Bioprinting has dramatically changed the life sciences landscape with the potential to revolutionise patient care. But the patent eligibility of bioprinted products and processes has not been squarely addressed by the legislature or tested in the courts. Until then, innovators in this space should capture their inventions with a wide variety of patent claims, framed to emphasise the manmade and non-naturally occurring aspects of this cutting edge technology. IPProThe medical industry is undergoing a radical transformation, thanks to recent advances in 3D (otherwise known as additive) printing. 3D printing creates three dimensional objects by building up layers of material. A commonly-used analogy is the building of a structure with layer upon layer of lego bricks. Bioprinting, in turn, takes the basic premise of 3D printing and applies it in the context of human cells and tissues—one of bioprinting’s most dramatic applications is the layered printing of living cells to form a 3D organ structure.

The hope is that such 3D printed organs can sidestep rejection (a major concern for organ transplants) and function as well as the original organ within a human. As with many cutting edge technologies, it is unclear whether innovators in this space can adequately protect their inventions with patents and more specifically, whether certain bioprinting products and processes are even eligible for protection.

The current patent eligibility framework

Section 101 of the US Code’s Title 35 defines patent-eligible subject matter as “any new and useful process, machine, manufacture, or composition of matter, or any new and useful improvement thereof”. To be eligible for a patent, an invention typically must fall under one of these four categories. Historically, courts have concluded that laws of nature, natural phenomena and abstract ideas are not patent-eligible subject matter. In the 1980 Diamond v Chakrabarty case, the Supreme Court declared that §101 covers anything “under the sun that is made by man”, and that a man-made and genetically engineered living organism could nonetheless be patented. The Chakrabarty court contrasted patentable new bacterium, comprising of “markedly different characteristics from any found in nature” and a product of Chakrabarty’s “handiwork”, from a patent-ineligible mixed culture in the 1887 Hartranft v Wiegmann case, where the patentee’s effort in combining bacteria caused no unnatural change in their species, their utility, or their effect.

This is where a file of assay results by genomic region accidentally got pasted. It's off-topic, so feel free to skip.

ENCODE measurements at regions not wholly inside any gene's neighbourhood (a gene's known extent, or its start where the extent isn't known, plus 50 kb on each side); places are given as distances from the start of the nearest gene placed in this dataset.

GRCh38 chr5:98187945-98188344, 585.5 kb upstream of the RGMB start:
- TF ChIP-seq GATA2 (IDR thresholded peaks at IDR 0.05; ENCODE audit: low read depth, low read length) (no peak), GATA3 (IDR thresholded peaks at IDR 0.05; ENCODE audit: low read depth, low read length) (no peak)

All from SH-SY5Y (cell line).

Following Chakrabarty, in evaluating patent eligibility of a living organism, a court initially evaluates whether the invention is naturally occurring, and then whether the invention is a product of human ingenuity.

In two recent Supreme Court decisions, Mayo v Prometheus of 2012 and Association for Molecular Pathology v Myriad of 2013, the court shed light on circumstances under which inventions implicating a naturally occurring organism may be susceptible to a patent-eligibility challenge under §101. In Mayo, the court decided that a set of specific steps in a diagnostic method were patent ineligible because the claimed process simply reflected a law of nature. In reaching this outcome, the court declared that if “a law of nature is not patentable, then neither is a process reciting a law of nature, unless that process has additional features that provide practical assurance that the process is more than a drafting effort designed to monopolise the law of nature itself”.

Similarly, in Myriad, the court found that an isolated but naturally occurring DNA segment was patent ineligible. However, in that same case, the court found that cDNA—a type of manipulated DNA with certain regions removed—was patent eligible because it implicated a new, non-naturally occurring, structure. In the aftermath of these two decisions, the US Patent and Trademark Office (USPTO) proceeded to reject substantial numbers of pending patent applications involving nature or natural phenomena pursuant to §101.

Application of current framework to bioprinting

The full ramifications of Mayo and Myriad are unclear, but those the Supreme Court decisions may have a positive impact on the patent eligibility of bioprinting innovations. In their current state, bioprinting processes and methods will likely be deemed patent eligible under the court’s framework. Like the patent-eligible cDNA in Myriad, bioprinted tissues and organs are manmade and distinguishable from naturally occurring organisms. As of now, a bioprinted organ is not an exact replica of the naturally occurring organ from which it is based. As a result, the bioprinting process is creating a new product that is merely modelled on something that is naturally occurring. Similar to cDNA, which the court found to be “distinct from the DNA from which it was derived”, the bioprinted organ is distinct from the organ from which it was derived.